In many cases these algorithms require the VFD to perform an auto-tuning procedure while connected to the motor. This allows it to set some internal parameters to provide more precise control. Technologies with names like sensorless vector, field-oriented control, and full closed loop flux vector are specific modes using implied or actual encoder feedback, enabling the VFD to provide more precise control. Certainly, these capabilities promote VFDs into the grey area of almost-servo-like functionality. For the right applications, applying these advanced VFD control modes can save the user hundreds or thousands of dollars when compared to a comparable servo system.

AC permanent magnet (PM) motors


Traditionally, VFDs were only compatible with 3-phase AC induction motors (IM). However, now that VFDs have more advanced control modes and more intelligence, support for PM motors is becoming more commonplace.

The advantages of these motors when compared to a standard IM motor include smaller sizes and greater efficiency. PM motor leads can be shorted when powered down so that the motor holds position like a servo, and they also provide maximum torque at 0RPM and good dynamic performance. These features make them very attractive, especially for machine builders where space and speed control precision are a concern, or in applications where higher upfront cost is more than balanced by energy savings.

VFDs drive safety


Looking beyond control functionality, new safety-related features have become commonplace in modern VFDs. Here are several examples:

  • Safe torque off (STO)
  • Fire mode
  • Safe stop modes
  • Safe brake control
  • Safely limited speed
  • Safe direction
  • Safely limited acceleration

STO is built-in to the latest VFDs and is designed to meet applicable standards like EN ISO 13849-1 PLd and EN 61508 SIL2 (EN 60204-1, stop category 0). When safety devices are wired to the STO inputs of a VFD, the drive circuitry ensures the output can only be energized if a safe condition is detected. This is the preferred way to safety interlock a VFD, compared with older methods that required external contactors and wiring to interrupt the upstream and/or downstream circuits. Other “safe” functions listed above can also assist in designing an application to increase safety.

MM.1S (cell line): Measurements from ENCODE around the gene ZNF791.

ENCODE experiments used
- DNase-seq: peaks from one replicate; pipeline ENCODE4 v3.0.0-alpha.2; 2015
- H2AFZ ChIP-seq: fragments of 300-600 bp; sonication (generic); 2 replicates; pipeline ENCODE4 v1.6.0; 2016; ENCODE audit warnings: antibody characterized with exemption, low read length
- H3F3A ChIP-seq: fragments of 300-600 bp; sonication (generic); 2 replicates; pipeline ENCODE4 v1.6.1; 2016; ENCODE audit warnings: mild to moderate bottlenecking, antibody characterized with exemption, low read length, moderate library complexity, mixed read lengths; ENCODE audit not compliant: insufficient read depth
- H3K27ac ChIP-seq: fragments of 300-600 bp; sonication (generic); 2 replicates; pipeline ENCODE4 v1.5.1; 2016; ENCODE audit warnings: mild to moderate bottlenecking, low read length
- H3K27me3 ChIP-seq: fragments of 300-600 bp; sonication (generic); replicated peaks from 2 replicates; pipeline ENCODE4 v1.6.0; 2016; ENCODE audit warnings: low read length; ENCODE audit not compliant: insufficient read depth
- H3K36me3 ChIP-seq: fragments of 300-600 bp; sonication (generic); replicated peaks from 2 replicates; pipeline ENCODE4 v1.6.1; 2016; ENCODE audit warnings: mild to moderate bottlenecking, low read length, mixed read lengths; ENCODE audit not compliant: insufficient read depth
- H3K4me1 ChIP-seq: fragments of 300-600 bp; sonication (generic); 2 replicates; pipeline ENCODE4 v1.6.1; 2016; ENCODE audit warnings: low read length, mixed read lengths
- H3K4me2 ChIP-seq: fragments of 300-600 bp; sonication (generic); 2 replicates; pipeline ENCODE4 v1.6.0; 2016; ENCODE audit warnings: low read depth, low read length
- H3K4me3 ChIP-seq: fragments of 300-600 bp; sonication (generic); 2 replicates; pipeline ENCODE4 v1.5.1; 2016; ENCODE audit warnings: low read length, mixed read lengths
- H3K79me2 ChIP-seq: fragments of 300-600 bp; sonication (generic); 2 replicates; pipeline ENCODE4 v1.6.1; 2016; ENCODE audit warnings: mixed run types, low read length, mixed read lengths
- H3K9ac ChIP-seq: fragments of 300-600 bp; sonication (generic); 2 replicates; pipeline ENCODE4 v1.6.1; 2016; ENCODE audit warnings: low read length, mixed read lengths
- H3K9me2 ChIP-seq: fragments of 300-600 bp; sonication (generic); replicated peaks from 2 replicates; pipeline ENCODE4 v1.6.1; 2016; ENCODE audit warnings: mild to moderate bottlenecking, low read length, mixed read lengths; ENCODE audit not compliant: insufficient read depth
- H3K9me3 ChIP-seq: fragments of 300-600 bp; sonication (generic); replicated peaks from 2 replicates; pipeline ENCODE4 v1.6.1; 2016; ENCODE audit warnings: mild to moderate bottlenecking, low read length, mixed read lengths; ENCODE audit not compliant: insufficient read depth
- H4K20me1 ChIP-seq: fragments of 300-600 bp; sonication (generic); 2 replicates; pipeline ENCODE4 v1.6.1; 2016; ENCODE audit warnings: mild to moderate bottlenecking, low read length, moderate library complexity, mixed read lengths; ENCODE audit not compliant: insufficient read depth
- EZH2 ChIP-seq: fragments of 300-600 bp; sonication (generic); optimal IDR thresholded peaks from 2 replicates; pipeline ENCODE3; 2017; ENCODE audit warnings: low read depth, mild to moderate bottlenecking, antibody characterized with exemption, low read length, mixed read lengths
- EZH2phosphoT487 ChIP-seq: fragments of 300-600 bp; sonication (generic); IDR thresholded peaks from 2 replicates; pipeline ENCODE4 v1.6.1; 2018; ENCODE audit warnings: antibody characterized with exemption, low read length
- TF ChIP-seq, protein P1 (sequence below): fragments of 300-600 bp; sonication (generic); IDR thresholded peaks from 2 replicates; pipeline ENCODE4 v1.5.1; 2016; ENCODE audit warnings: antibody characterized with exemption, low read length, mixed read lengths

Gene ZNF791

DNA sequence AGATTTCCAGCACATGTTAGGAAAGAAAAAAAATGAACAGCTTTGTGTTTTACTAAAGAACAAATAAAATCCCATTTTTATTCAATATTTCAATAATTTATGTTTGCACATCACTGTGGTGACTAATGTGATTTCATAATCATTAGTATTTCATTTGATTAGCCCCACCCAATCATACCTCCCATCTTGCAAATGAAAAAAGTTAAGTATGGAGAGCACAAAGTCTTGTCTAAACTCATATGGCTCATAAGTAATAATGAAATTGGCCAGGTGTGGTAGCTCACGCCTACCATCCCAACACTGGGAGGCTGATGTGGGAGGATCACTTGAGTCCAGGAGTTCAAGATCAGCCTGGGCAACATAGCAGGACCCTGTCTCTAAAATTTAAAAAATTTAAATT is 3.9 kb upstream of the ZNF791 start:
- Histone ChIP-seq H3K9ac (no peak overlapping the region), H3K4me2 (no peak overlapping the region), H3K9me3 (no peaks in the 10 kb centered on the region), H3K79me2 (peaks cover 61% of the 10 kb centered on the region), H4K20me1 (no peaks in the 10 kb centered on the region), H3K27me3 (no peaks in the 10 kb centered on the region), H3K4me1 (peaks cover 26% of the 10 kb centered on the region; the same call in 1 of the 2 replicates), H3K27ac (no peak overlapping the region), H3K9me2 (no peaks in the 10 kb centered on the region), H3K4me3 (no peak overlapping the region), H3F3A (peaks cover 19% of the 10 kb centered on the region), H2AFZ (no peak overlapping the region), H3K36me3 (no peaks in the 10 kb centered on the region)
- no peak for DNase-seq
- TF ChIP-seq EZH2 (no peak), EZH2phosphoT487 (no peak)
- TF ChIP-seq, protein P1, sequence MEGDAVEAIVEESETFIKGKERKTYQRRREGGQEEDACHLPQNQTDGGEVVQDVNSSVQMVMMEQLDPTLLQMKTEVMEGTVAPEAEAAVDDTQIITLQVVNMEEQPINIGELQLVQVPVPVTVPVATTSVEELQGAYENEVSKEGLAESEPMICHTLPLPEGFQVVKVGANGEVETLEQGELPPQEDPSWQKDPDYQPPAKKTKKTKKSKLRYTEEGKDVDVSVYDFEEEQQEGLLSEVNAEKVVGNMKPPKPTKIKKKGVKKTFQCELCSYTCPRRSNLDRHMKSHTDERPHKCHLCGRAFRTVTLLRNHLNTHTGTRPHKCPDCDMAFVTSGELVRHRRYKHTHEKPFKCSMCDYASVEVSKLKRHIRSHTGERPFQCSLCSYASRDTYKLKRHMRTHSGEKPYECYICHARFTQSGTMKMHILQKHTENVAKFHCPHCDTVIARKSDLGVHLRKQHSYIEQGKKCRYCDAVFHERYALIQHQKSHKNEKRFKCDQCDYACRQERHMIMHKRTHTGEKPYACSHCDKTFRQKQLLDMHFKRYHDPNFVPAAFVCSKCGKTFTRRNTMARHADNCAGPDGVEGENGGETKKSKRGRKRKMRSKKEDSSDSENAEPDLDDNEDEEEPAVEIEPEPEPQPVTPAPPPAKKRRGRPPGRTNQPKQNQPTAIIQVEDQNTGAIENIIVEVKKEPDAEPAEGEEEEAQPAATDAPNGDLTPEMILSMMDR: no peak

Fire mode allows a VFD to ignore all internal faults and remain enabled if a special input indicates there is a fire condition. The VFD will basically run until it destructs, which at first may seem counterintuitive. However, this is a common need when controlling critical life-safety equipment like an exhaust fan or stairwell pressurization fan, so people escaping from a fire will have fresh air. As a point of interest in most cases, once a VFD is placed into fire mode it may be permanently damaged and will not be covered by the manufacturer’s warranty.

Connected VFDs


In addition to control and safety, the networking and communications aspects of VFDs is another area that has advanced rapidly. Original VFDs relied on simple discrete and analog hardwired I/O signals. This progressed to industrial digital fieldbus connectivity, enabling the networking of many VFDs on a single network (see Figure 3).

Figure 3. Industrial Ethernet protocols have become the de facto standard for networking many VFDs with controllers and other devices. Many VFDs offer native or optional Ethernet communications, and some can be installed in washdown environments.

In recent years, Ethernet communication using various industrial protocols like Modbus TCP and EtherNet/IP has become the de facto standard for networking multiple VFDs, and in many cases is now more common than hardwired I/O. More and more, VFDs are receiving their command signals from and providing status information to associated PLCs or other controllers via Ethernet. Of course, Ethernet-connected VFDs can also provide extensive operating data and statistical information, and accept configuration information from higher-level components, such as a PLC.

VFD systems as a preferred solution


Outside of the previously described functions, the primary benefit of installing a VFD in most applications remains significantly increased energy efficiency and equipment life. Converting a motor from on/off control using an across-the-line starter to VFD control can reduce energy consumption by as much as 50%.

This is possible for several reasons. Operating the motor at less than 100%, when this is suitable for the load, offers tremendous energy savings. Smooth motor acceleration greatly reduces inrush current, and reduces peak values on which utilities may base their billing rates. Some VFDs even have a “sleep mode,” which de-energizes the motor during PID control to match process requirements.

For example, when replacing a standard efficiency on/off controlled 20hp motor with a premium-efficiency motor operated by a VFD in an area with an electricity price of 10 cents/kWh, users will often discover:

  • Cost savings of up to $1,200/year, resulting from motor efficiency and from operating the motor about 20% lower than full speed, which is still optimal for the load.
  • Quick return on investment as energy savings may pay for the upgrade in less than two years.
  • Optimized machine and equipment operation, producing higher quality product with less waste and equipment wear.

The transformation of AC VFDs has been neither slight nor overnight. Instead, a steady evolution has progressed this component from a basic power device for simple motor control into a comprehensive platform for safely directing enhanced motor functionality and delivering advanced IIoT information and diagnostics.

Designers should familiarize themselves with all the latest possibilities as these make modern VFDs essential for many aspects of safety, control panel design, local industrial control and integration with plantwide automation systems.

This story originally appeared in the June 2021 issue of Plant Services. Subscribe to Plant Services here.

About the Author: Jeff Payne